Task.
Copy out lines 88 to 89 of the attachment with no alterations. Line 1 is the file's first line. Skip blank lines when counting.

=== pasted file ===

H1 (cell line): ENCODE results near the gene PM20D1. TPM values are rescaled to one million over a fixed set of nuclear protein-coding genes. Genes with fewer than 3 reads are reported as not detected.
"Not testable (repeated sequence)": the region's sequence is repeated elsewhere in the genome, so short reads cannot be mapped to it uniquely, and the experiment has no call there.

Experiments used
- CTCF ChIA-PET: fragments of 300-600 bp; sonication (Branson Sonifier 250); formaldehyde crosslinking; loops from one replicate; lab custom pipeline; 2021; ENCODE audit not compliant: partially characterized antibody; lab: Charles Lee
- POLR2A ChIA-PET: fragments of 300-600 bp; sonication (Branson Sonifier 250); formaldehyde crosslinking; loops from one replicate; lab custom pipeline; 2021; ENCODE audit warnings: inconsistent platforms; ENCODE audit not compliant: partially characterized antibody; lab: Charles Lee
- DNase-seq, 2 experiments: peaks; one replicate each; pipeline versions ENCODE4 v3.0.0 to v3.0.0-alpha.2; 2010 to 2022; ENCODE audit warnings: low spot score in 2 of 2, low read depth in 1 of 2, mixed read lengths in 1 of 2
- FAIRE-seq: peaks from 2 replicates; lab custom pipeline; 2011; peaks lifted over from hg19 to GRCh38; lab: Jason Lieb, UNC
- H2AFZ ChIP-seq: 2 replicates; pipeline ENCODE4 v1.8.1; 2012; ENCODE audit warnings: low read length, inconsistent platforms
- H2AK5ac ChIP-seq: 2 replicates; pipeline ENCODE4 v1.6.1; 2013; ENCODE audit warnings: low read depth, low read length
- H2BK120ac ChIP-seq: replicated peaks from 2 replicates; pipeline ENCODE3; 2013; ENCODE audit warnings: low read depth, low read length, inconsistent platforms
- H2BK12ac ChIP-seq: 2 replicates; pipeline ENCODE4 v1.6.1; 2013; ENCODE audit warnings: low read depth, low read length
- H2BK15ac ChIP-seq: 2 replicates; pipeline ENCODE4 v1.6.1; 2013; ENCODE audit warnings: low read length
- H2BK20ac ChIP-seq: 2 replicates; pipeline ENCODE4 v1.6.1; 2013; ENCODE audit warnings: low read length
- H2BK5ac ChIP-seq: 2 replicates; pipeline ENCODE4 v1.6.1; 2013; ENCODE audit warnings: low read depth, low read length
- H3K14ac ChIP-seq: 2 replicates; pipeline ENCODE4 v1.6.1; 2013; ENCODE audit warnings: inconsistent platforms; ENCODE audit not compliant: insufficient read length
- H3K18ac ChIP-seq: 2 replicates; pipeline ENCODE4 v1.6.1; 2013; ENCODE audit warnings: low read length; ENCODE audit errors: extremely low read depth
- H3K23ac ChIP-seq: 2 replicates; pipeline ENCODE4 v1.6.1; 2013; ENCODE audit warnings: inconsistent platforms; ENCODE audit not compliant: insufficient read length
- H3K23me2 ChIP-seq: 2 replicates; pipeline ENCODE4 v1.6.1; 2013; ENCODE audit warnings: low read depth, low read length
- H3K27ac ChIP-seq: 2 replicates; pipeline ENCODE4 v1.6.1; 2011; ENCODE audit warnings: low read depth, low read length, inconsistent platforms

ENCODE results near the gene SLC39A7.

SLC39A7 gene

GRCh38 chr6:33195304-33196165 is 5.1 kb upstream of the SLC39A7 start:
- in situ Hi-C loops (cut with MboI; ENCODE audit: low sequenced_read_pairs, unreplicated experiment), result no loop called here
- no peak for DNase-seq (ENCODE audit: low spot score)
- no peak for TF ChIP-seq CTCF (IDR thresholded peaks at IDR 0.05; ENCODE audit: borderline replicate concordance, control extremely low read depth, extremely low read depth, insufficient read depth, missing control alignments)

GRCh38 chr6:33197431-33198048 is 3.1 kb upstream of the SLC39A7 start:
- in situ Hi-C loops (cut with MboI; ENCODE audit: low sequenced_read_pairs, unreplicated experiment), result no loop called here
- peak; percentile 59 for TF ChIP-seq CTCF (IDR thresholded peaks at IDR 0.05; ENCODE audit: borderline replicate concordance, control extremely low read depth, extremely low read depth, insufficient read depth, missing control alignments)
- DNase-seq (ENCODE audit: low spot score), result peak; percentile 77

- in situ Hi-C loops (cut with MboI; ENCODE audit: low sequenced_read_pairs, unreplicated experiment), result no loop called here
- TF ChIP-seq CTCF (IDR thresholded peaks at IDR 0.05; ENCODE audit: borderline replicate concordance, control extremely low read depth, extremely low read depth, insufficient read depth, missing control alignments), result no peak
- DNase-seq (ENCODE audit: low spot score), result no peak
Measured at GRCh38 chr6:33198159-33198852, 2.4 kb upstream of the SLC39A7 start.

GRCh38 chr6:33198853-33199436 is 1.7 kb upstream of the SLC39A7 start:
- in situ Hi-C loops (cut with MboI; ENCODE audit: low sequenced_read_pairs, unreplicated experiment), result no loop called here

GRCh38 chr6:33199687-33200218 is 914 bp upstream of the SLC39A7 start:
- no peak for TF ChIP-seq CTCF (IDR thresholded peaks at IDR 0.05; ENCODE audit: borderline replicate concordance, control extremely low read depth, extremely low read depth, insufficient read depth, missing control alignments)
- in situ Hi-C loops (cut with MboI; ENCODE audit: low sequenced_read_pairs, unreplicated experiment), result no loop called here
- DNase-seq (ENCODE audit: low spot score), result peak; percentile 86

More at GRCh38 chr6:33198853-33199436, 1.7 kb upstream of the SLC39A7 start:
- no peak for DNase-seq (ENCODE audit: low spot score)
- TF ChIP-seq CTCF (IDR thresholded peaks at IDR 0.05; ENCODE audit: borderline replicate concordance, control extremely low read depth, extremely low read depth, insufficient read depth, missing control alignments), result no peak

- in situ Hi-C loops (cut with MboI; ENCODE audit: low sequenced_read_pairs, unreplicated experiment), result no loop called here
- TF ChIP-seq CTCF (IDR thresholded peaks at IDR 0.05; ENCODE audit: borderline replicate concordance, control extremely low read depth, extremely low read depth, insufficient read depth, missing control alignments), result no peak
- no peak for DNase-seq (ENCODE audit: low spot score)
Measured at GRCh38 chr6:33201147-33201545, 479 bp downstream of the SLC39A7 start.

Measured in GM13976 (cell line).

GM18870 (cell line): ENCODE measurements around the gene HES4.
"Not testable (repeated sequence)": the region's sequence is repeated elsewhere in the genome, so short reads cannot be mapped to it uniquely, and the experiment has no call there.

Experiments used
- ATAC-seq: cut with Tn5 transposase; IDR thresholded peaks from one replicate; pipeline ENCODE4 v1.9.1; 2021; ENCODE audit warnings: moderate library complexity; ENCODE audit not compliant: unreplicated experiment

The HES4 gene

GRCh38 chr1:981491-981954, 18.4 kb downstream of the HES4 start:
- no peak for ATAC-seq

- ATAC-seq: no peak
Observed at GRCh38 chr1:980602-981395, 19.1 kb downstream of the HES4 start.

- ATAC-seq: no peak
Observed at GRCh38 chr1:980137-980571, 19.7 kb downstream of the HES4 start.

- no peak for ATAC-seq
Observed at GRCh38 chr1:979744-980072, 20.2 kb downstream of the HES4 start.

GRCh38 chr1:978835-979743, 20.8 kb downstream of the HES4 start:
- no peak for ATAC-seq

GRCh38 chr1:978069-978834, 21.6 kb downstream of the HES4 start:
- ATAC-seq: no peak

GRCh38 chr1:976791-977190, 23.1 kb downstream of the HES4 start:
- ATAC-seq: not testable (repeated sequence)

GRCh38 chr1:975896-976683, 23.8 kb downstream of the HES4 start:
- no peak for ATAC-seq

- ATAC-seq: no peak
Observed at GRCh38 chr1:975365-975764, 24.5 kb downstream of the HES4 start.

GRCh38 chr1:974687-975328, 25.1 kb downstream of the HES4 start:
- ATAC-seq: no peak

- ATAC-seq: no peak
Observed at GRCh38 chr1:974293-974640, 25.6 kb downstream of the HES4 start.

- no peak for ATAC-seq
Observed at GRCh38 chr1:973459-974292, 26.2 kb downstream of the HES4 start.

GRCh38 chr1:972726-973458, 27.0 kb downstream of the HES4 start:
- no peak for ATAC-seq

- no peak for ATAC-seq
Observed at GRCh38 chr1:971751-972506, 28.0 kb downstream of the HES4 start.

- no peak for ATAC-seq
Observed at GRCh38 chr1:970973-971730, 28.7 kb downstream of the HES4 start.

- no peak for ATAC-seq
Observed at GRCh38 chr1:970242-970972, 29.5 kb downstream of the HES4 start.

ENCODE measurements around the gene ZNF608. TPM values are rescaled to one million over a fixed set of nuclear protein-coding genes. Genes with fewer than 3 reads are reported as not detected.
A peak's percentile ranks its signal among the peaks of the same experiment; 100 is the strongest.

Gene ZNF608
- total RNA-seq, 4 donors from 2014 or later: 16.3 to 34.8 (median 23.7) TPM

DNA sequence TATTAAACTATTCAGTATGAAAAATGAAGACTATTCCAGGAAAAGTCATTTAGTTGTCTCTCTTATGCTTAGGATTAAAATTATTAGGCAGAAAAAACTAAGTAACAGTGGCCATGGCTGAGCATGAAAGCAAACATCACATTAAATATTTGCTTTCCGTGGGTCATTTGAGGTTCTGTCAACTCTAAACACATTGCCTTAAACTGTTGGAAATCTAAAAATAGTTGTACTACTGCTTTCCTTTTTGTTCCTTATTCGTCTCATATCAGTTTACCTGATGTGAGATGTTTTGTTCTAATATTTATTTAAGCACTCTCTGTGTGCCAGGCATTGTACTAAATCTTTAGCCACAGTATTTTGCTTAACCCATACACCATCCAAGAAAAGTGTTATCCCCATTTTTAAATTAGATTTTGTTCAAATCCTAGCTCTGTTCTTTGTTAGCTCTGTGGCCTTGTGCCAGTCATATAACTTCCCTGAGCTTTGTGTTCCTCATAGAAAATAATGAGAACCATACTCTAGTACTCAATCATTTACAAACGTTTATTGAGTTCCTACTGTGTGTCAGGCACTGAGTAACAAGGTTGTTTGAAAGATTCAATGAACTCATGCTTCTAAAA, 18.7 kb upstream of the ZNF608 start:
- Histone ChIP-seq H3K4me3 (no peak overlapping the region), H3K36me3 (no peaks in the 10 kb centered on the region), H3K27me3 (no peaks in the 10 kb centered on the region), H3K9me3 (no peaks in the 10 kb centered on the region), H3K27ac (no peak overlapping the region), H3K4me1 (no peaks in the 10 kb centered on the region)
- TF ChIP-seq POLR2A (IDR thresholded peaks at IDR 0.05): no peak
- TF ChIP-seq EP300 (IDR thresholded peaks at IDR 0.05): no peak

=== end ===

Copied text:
- total RNA-seq, 4 donors from 2014 or later: 16.3 to 34.8 (median 23.7) TPM

DNA sequence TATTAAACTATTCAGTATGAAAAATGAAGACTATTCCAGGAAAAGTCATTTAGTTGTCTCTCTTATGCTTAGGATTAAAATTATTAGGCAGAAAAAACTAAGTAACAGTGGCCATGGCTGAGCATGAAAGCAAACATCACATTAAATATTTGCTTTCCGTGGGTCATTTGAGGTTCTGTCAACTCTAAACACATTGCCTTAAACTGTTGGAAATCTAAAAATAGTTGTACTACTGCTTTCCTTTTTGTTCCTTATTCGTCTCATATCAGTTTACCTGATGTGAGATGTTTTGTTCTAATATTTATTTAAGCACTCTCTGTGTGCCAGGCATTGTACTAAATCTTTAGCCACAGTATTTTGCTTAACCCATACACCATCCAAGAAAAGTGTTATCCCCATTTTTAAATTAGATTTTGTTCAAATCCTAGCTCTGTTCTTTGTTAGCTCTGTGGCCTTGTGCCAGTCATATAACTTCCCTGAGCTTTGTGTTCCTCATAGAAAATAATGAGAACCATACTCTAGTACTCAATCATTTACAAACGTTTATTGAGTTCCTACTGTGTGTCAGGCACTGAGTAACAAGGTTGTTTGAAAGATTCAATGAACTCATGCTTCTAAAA, 18.7 kb upstream of the ZNF608 start: